BEIRUT // Nitia was 20 when she arrived in Lebanon from Sri Lanka five years ago to work as a domestic helper for a Lebanese family. Two months ago, after years of alleged physical and sexual abuse at the hands of her employers, she fled the family home - where she had been imprisoned seven days a week for years, she says - without her passport or money.
Today, living illegally in Lebanon, she manages to find work cleaning streets and shops in a major commercial district. "I ran away because the father was beating me almost every day," she said in an interview with The National. "Sometimes I would be preparing coffee for him and then he would think I'm taking so much time to make it, so he would start screaming and would slap me on the face. [He would] always call me bad words."
At first, Nitia, who requested anonymity because she was afraid to have her name published, said mistreatment was limited to punching and name-calling, but within a few months of her arrival with the family, she said, the son began raping her. "The son is the only boy in the family so he is spoiled by every one," she said. "He is 22 and fat and ugly. At the beginning, he was nice to me until one day we were home alone. He called me to his bedroom, took his pants off and raped me. He started doing it every time the family was out, some times he would give me some money."
"I ran away from the house, but they kept my passport and two months of my salary. I cannot go back home to Sri Lanka; I'm stuck here until I don't know when. I have to work and send money to my family. I have six brothers and three sisters and my father is dead. I send 70 per cent of what I make here home." In Lebanon, abuse of domestic servants - who are estimated to number 200,000 and usually come from Ethiopia, Sri Lanka or the Philippines - is a major human rights problem, according to researchers at Human Rights Watch.
The group has undertaken a campaign against mistreatment, underpayment and sex abuse of domestic workers in Lebanon and throughout the region, including the release of a report this week that determined the top cause of death among domestic servants as "unnatural deaths", usually suicide or falling from balconies while trying to escape imprisonment inside family homes. Experts, Lebanese officials and domestic workers have detailed a broken system in which young women were trafficked to Lebanon and the Gulf to work in homes with little protection from unscrupulous brokers.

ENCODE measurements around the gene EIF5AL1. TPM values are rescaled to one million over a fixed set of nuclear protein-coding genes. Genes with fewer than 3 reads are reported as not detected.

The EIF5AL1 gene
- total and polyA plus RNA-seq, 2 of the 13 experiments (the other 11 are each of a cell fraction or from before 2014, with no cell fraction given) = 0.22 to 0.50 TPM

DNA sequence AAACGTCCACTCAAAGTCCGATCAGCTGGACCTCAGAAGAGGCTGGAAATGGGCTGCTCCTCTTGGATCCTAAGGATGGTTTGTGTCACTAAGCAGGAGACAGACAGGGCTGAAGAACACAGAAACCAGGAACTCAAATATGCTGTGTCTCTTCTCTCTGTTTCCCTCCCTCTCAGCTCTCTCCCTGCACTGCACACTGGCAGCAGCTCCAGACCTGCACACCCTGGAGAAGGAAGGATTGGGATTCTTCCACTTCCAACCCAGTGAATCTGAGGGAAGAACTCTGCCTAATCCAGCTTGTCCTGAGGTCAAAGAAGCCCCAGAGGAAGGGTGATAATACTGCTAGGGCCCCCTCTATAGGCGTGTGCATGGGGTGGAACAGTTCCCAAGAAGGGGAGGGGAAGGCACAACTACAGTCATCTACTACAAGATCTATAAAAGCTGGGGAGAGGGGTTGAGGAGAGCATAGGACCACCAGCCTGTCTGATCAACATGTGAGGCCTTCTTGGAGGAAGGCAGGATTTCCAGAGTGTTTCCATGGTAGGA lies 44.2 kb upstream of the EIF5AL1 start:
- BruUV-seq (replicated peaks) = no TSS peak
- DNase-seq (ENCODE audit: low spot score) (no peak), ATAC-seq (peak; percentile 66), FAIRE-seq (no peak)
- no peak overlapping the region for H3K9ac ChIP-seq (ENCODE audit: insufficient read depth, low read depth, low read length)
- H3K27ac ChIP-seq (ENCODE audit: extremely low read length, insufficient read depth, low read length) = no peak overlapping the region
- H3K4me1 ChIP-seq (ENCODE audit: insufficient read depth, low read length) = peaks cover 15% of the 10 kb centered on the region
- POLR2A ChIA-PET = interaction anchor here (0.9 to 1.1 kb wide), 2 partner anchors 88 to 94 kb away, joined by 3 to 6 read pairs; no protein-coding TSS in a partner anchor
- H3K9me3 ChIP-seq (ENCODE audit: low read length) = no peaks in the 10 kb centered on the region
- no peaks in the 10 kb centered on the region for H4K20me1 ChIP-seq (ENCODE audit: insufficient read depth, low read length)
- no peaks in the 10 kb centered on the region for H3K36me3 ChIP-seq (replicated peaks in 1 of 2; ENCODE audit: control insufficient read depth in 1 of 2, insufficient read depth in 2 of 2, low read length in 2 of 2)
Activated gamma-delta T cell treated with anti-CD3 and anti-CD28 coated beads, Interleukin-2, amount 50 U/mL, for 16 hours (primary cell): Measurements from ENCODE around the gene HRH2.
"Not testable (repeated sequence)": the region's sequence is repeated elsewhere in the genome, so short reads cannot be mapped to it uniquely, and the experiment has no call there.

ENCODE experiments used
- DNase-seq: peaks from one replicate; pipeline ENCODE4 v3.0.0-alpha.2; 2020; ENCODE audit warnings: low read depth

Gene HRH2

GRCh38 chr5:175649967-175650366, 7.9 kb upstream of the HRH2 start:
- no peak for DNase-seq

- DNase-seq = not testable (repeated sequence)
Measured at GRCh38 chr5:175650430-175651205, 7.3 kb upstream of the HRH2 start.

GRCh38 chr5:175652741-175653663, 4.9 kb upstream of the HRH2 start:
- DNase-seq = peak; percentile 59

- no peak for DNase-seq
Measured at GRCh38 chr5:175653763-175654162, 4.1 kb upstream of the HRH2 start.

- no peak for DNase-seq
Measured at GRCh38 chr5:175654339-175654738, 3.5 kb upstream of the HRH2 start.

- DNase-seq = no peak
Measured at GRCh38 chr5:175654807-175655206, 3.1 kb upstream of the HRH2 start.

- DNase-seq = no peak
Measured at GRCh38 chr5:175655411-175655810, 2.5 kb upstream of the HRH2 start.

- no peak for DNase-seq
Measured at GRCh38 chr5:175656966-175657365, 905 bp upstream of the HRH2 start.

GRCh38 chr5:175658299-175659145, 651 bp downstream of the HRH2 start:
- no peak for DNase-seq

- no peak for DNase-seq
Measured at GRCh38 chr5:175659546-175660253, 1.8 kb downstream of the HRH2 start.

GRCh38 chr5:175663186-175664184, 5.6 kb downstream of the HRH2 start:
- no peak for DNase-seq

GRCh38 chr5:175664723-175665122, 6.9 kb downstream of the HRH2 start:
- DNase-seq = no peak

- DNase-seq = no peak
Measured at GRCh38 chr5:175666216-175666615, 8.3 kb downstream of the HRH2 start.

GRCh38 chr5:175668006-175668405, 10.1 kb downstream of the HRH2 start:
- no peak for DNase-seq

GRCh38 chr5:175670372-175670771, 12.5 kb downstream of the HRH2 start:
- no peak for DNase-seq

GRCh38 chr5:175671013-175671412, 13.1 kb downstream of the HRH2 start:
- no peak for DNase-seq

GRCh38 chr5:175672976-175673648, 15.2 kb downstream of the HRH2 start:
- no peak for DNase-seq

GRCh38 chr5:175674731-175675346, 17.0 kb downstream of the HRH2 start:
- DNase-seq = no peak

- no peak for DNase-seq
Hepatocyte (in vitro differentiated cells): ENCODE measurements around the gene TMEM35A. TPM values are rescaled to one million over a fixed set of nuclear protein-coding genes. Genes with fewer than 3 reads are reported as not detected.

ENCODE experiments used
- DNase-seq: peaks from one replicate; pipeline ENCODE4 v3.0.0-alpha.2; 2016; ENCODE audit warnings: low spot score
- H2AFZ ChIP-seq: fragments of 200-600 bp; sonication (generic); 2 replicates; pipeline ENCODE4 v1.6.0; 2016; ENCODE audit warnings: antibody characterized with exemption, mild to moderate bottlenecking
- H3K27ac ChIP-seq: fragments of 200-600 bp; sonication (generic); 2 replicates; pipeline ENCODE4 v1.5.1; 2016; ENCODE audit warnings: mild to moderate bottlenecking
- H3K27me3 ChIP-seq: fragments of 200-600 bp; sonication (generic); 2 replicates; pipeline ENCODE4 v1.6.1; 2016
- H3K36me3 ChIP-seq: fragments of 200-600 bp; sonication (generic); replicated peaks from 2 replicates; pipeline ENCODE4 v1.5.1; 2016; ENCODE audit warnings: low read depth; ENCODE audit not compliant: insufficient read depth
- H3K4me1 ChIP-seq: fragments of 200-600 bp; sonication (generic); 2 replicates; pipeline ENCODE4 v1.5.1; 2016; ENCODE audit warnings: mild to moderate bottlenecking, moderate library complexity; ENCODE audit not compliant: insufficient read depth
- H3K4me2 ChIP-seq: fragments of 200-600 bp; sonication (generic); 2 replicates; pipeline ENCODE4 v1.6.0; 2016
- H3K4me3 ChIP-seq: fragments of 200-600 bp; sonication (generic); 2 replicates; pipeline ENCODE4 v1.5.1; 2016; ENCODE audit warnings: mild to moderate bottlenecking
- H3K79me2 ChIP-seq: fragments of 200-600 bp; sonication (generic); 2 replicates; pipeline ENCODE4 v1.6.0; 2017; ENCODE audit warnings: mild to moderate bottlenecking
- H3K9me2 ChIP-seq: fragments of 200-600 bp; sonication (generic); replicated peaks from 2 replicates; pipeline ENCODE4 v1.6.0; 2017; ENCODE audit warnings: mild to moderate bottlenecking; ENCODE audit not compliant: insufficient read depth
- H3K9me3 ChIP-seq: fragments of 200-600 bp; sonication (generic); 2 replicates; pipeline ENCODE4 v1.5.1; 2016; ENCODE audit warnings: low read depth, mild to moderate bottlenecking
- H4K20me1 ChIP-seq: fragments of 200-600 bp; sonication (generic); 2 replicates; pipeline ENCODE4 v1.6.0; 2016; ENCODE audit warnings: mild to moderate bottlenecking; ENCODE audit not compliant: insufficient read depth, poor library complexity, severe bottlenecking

The women are often not paid, denied any days off nor allowed to leave the family home, and are often sexually abused by their male employers. This abuse and isolation, said Human Rights Watch, drives many women to suicide or to take such extreme steps as attempts to escape Beirut's many high-rise apartment buildings by climbing down balconies, sometimes with fatal results. "Access to victims is always a problem," Nadim Houry, an HRW researcher, said.
"The very worst abuse cases have often made it to shelters or have died trying; while the people we can find in churches or shopping on their days off - because they have days off - tend to report more positive experiences. So writing about these deaths is very tricky; everyone wants them to be suicides, and we often don't have any access to the friends or employers of those who have died." HRW also criticised Lebanese authorities for failing to investigate properly the deaths of domestic workers, often simply accepting the employer's testimony without question and refusing to follow up on allegations of abuse.
But once the group found evidence that - on average - one domestic worker a week was falling to her death either because she was committing suicide or as a result of an escape attempt that failed, HRW decided to focus on these deaths. "What drives someone to jump off a balcony?" Ms Houry said. "Or what conditions are so bad that women are willing to risk their lives in a dangerous escape without passports or back pay just to get away? These were the questions we needed to answer when we could confirm 95 deaths since 2007."
Of the 95 confirmed deaths cited in the study, 40 were classified as suicides and 24 were falls from high-rise buildings while trying to escape. "Only 14 of the 95 died from disease or health issues," Ms Houry said. The issue came to light in Lebanon during the July 2006 war with Israel, when several media outlets reported cases of families fleeing the Israeli bombing of the south but leaving their domestic workers locked inside the apartments.
Several reportedly fell to their deaths while trying to escape both the imprisonment and Israeli attacks. email@example.com